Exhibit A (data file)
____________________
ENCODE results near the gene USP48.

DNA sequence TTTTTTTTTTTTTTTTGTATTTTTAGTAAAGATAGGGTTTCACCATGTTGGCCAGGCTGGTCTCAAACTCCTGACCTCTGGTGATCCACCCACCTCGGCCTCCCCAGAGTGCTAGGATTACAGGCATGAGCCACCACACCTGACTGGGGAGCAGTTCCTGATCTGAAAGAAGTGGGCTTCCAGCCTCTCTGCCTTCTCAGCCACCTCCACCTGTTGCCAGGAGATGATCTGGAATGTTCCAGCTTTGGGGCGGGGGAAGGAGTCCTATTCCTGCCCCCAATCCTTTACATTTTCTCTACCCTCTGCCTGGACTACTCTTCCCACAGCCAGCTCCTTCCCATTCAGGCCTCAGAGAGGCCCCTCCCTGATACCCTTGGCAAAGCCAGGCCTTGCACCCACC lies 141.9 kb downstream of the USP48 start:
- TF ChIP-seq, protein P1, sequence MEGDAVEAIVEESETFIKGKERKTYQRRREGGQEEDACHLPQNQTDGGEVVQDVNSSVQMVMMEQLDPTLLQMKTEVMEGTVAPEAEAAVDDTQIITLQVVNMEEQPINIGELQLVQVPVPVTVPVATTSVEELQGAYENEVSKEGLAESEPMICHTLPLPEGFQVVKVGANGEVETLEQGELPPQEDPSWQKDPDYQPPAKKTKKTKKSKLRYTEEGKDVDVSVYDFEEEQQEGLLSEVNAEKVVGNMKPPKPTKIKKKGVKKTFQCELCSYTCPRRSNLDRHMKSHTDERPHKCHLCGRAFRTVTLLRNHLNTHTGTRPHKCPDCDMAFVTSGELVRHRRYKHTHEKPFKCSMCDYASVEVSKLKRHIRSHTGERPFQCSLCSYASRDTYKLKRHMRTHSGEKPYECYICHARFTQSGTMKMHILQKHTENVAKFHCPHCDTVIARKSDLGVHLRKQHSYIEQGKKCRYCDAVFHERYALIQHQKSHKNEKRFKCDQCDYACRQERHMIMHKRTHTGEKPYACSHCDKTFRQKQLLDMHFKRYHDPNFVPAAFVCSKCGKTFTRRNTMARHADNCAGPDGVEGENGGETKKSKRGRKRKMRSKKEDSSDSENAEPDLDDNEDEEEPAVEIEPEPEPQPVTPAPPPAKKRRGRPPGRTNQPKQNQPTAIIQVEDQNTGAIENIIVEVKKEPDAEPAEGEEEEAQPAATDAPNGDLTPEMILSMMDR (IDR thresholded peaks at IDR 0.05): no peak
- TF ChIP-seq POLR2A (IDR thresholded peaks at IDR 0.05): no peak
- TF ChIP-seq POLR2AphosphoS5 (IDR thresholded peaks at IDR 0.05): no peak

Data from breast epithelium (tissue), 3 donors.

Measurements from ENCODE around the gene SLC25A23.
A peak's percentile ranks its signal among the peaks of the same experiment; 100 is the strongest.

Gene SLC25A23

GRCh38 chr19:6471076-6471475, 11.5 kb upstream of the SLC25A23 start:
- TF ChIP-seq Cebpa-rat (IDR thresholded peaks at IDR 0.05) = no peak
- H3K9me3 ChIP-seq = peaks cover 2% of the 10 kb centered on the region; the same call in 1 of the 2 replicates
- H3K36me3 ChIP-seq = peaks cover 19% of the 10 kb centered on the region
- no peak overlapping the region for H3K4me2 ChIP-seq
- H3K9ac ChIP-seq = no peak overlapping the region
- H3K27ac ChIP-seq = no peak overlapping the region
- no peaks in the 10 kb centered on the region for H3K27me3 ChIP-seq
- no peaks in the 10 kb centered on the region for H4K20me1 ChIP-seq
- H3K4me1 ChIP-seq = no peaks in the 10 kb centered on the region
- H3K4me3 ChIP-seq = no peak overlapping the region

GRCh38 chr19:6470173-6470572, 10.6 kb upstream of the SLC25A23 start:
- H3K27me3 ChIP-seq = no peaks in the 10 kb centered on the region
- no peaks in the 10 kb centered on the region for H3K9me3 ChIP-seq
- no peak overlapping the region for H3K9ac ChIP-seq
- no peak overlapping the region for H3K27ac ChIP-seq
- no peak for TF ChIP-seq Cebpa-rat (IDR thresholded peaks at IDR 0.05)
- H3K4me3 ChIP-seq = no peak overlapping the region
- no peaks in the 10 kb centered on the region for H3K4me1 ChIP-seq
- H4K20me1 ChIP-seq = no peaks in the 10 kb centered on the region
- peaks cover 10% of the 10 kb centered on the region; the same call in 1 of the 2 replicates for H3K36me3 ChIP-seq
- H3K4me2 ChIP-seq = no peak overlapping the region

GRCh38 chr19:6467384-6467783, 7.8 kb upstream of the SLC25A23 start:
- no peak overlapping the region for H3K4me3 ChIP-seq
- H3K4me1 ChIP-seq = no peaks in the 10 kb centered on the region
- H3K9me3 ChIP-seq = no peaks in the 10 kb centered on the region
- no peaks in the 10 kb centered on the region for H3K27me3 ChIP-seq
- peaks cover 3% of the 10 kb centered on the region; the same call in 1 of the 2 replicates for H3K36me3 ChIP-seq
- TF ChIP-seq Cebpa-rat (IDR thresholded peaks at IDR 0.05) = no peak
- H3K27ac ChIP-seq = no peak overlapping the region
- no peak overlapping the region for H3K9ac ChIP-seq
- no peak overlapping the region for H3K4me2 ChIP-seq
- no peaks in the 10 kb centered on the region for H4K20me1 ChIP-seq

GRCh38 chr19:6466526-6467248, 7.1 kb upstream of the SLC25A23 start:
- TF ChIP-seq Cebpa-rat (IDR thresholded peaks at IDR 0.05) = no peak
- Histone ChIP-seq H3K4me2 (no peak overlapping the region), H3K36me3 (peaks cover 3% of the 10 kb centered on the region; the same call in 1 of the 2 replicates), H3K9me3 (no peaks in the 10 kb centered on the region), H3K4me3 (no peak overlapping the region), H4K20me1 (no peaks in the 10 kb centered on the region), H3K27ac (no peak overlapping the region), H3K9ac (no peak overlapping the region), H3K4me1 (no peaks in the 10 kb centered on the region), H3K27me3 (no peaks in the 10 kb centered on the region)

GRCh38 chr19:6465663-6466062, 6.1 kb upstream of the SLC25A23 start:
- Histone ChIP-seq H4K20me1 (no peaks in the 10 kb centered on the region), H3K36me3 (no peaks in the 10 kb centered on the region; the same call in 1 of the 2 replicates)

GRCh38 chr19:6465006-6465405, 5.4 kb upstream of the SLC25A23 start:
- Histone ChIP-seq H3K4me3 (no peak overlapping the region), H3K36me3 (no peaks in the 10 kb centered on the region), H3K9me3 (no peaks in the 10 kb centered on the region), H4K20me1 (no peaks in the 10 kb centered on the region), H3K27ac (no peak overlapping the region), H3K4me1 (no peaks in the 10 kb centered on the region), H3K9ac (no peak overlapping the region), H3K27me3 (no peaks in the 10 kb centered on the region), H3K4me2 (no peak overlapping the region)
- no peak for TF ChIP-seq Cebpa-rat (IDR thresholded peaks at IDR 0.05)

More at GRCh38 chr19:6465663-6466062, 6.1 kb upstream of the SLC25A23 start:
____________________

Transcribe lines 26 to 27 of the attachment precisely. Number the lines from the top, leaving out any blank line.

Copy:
- no peak for TF ChIP-seq Cebpa-rat (IDR thresholded peaks at IDR 0.05)
- H3K4me3 ChIP-seq = no peak overlapping the region